Our Opinion: 2016
US shrugs off Brexit
The US market was shocked by Brexit. US companies get about 13% of their revenues from continental Europe. But Brexit’s impact will not likely be that significant and most unlikely to deal a lasting blow to US stocks. It’s not like the UK is going to remove itself from the world economy and not trade with anyone. Once the emotion fades, there will be renewed focus on the improving fundamentals.
America has a relatively insulated economy, with exports accounting for less than 15% of GDP. The equivalent figure for the euro area is around 40%. Similarly, US firms generate 70% of their sales at home, compared with 58% and 49% for their Japanese and European counterparts respectively.
The Federal Reserve’s reluctance to upset markets by raising interest rates is also good news for asset markets, and Brexit-related jitters provide a good excuse to delay increasing interest rates. That will give the liquidity-fuelled bull market a little more breathing space.
After the UK’s Referendum result, UBS reduced the 2016 GDP forecast in the Eurozone from 1.6% to 1.3%. However, the post-Brexit decline in interest rates is stimulus for other segments of the global economy, particularly emerging markets and US housing.
With US wages beginning to rise, there are concerns that there is a risk that profit margins could begin to decline. However, it makes more sense to focus on earnings growth. And the historical record is clear that there is no discernible relationship between wage growth and earnings growth, largely because consumers tend to spend virtually all of the increase in wages. This is especially true at the lower end of the labour market, where pay rises have been gaining the most headlines.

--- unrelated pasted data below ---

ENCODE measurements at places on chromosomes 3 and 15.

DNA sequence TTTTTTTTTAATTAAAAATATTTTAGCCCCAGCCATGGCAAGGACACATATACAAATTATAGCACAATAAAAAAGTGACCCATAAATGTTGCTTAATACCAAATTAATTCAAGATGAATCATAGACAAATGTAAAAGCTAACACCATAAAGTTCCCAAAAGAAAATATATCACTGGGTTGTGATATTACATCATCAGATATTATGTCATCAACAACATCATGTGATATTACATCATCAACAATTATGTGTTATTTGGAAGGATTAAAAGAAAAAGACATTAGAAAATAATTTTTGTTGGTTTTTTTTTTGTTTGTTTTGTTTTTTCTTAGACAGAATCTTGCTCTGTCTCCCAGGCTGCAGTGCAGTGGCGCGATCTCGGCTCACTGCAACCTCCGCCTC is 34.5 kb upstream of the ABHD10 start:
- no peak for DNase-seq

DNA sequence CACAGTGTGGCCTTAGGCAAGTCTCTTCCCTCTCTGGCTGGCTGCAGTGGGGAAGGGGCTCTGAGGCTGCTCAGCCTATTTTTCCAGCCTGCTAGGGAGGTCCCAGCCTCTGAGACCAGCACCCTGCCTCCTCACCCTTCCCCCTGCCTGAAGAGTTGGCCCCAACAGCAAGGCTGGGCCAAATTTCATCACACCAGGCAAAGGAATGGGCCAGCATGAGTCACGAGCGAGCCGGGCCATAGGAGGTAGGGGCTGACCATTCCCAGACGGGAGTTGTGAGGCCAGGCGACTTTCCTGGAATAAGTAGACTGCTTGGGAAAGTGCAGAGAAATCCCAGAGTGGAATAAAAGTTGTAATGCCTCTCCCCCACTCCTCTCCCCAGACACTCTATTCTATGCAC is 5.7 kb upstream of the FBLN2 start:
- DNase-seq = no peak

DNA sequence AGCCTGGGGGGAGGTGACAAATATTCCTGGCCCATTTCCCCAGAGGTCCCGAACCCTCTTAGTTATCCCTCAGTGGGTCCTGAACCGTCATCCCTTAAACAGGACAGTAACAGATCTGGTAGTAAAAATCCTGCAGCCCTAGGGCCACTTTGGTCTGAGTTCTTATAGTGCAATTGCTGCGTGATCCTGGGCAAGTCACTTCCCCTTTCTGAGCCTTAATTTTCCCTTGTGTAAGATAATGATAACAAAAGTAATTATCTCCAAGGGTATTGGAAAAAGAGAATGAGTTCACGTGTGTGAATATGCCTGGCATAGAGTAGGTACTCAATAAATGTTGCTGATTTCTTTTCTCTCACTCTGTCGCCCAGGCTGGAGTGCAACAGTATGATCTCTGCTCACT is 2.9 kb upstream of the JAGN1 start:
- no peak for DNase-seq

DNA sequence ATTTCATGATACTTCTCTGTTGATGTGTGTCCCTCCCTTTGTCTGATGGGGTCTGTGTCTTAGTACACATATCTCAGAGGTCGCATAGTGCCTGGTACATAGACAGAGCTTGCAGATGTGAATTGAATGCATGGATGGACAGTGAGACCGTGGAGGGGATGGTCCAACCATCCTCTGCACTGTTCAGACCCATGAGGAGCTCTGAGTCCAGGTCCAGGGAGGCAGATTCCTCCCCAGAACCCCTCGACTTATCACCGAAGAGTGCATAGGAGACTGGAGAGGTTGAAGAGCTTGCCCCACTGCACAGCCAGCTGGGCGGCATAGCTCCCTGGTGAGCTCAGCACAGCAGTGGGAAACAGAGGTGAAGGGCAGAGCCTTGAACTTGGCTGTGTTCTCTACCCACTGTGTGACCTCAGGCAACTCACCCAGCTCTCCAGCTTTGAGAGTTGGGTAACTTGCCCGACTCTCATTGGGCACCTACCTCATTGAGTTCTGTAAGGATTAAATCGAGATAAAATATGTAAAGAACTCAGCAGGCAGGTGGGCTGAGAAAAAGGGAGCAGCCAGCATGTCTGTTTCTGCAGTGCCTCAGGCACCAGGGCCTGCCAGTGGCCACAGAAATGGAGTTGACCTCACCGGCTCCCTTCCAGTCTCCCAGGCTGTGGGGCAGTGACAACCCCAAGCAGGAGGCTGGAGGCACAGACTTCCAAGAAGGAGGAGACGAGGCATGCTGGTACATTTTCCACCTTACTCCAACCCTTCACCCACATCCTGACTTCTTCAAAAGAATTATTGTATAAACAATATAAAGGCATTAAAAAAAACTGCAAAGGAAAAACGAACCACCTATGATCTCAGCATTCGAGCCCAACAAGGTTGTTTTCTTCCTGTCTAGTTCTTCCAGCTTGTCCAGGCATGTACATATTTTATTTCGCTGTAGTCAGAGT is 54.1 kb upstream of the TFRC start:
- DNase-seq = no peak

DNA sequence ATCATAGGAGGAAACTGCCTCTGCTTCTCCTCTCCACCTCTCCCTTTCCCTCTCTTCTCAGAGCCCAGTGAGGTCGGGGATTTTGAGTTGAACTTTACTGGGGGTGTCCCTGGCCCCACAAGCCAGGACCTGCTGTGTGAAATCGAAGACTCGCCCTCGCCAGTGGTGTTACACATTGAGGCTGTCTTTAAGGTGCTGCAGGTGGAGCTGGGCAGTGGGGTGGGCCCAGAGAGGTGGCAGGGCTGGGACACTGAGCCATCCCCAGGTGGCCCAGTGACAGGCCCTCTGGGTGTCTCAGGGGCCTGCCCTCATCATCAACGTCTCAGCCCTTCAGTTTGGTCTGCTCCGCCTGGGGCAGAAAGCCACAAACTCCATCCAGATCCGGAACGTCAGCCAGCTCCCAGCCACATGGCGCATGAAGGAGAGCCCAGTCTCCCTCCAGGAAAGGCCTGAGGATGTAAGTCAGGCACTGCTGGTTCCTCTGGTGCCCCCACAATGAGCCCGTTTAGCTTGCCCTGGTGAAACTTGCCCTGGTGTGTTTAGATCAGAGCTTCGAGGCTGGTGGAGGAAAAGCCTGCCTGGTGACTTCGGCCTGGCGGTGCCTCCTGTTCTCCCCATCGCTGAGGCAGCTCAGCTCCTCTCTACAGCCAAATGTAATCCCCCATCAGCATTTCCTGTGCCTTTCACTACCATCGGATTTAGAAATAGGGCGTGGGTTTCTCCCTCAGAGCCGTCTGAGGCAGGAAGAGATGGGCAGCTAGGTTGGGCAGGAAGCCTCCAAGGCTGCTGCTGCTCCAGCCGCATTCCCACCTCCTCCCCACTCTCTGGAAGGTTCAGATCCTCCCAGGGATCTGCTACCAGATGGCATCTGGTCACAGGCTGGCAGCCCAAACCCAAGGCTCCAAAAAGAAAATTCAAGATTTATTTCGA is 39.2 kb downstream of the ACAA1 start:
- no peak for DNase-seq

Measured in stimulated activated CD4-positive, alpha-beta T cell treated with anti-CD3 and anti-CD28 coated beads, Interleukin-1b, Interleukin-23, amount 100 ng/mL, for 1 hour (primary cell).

Perhaps most importantly, the US economy is showing signs of improvement. A key indicator for the manufacturing is at its highest level in over a year. Weakness in the cyclical manufacturing sector was a key driver of the sell-off in US equities in January and February of this year and the subsequent improvement has been behind the rebound in equities since then.
US consumers are benefiting from energy prices that are reasonable, fairly consistent job gains, wage growth that is beginning to slowly improve, and mortgage rates that are now back near historical lows. All of this points to moderate, mid-single earnings growth.
Without a doubt, investors will be looking for clues from earnings reports in order to determine the impact of the UK referendum on the US economy and S&P 500 profits. US equity markets have largely shrugged-off the election outcome. Whilst the UK economy will likely slow in the short-term, US exports to the UK are only a very small percent of US economic activity.
Brexit’s impact should be neither significant nor protracted.
13th July 2016